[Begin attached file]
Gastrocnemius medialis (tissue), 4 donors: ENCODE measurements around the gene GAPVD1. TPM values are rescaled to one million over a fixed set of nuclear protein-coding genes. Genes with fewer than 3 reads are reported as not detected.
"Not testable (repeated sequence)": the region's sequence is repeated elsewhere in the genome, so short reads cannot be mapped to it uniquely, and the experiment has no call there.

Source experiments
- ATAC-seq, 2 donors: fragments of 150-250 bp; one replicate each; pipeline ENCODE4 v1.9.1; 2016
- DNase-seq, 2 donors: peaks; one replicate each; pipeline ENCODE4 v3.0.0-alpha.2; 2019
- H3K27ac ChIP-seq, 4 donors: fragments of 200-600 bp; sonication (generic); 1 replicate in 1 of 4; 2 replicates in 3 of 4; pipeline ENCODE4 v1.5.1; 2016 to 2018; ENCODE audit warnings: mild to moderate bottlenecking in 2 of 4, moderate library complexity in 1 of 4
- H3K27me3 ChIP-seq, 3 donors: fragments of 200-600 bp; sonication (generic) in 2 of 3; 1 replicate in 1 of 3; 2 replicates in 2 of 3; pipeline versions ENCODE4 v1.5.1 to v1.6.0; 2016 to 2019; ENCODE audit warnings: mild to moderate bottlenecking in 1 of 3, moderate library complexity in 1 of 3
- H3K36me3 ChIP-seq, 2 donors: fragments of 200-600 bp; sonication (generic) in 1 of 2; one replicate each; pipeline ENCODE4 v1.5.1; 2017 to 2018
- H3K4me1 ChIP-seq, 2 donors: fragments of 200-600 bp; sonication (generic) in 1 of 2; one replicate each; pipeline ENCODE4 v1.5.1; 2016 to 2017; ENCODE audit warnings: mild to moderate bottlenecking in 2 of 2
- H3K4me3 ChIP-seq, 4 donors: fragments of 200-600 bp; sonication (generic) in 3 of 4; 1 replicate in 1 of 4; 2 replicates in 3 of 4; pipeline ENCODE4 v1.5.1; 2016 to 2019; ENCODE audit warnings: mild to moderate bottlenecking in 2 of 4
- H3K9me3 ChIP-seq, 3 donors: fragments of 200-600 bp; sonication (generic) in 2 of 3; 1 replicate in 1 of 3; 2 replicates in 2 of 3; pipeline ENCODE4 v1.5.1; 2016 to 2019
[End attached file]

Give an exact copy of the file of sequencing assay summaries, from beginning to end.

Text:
Gastrocnemius medialis (tissue), 4 donors: ENCODE measurements around the gene GAPVD1. TPM values are rescaled to one million over a fixed set of nuclear protein-coding genes. Genes with fewer than 3 reads are reported as not detected.
"Not testable (repeated sequence)": the region's sequence is repeated elsewhere in the genome, so short reads cannot be mapped to it uniquely, and the experiment has no call there.

Source experiments
- ATAC-seq, 2 donors: fragments of 150-250 bp; one replicate each; pipeline ENCODE4 v1.9.1; 2016
- DNase-seq, 2 donors: peaks; one replicate each; pipeline ENCODE4 v3.0.0-alpha.2; 2019
- H3K27ac ChIP-seq, 4 donors: fragments of 200-600 bp; sonication (generic); 1 replicate in 1 of 4; 2 replicates in 3 of 4; pipeline ENCODE4 v1.5.1; 2016 to 2018; ENCODE audit warnings: mild to moderate bottlenecking in 2 of 4, moderate library complexity in 1 of 4
- H3K27me3 ChIP-seq, 3 donors: fragments of 200-600 bp; sonication (generic) in 2 of 3; 1 replicate in 1 of 3; 2 replicates in 2 of 3; pipeline versions ENCODE4 v1.5.1 to v1.6.0; 2016 to 2019; ENCODE audit warnings: mild to moderate bottlenecking in 1 of 3, moderate library complexity in 1 of 3
- H3K36me3 ChIP-seq, 2 donors: fragments of 200-600 bp; sonication (generic) in 1 of 2; one replicate each; pipeline ENCODE4 v1.5.1; 2017 to 2018
- H3K4me1 ChIP-seq, 2 donors: fragments of 200-600 bp; sonication (generic) in 1 of 2; one replicate each; pipeline ENCODE4 v1.5.1; 2016 to 2017; ENCODE audit warnings: mild to moderate bottlenecking in 2 of 2
- H3K4me3 ChIP-seq, 4 donors: fragments of 200-600 bp; sonication (generic) in 3 of 4; 1 replicate in 1 of 4; 2 replicates in 3 of 4; pipeline ENCODE4 v1.5.1; 2016 to 2019; ENCODE audit warnings: mild to moderate bottlenecking in 2 of 4
- H3K9me3 ChIP-seq, 3 donors: fragments of 200-600 bp; sonication (generic) in 2 of 3; 1 replicate in 1 of 3; 2 replicates in 2 of 3; pipeline ENCODE4 v1.5.1; 2016 to 2019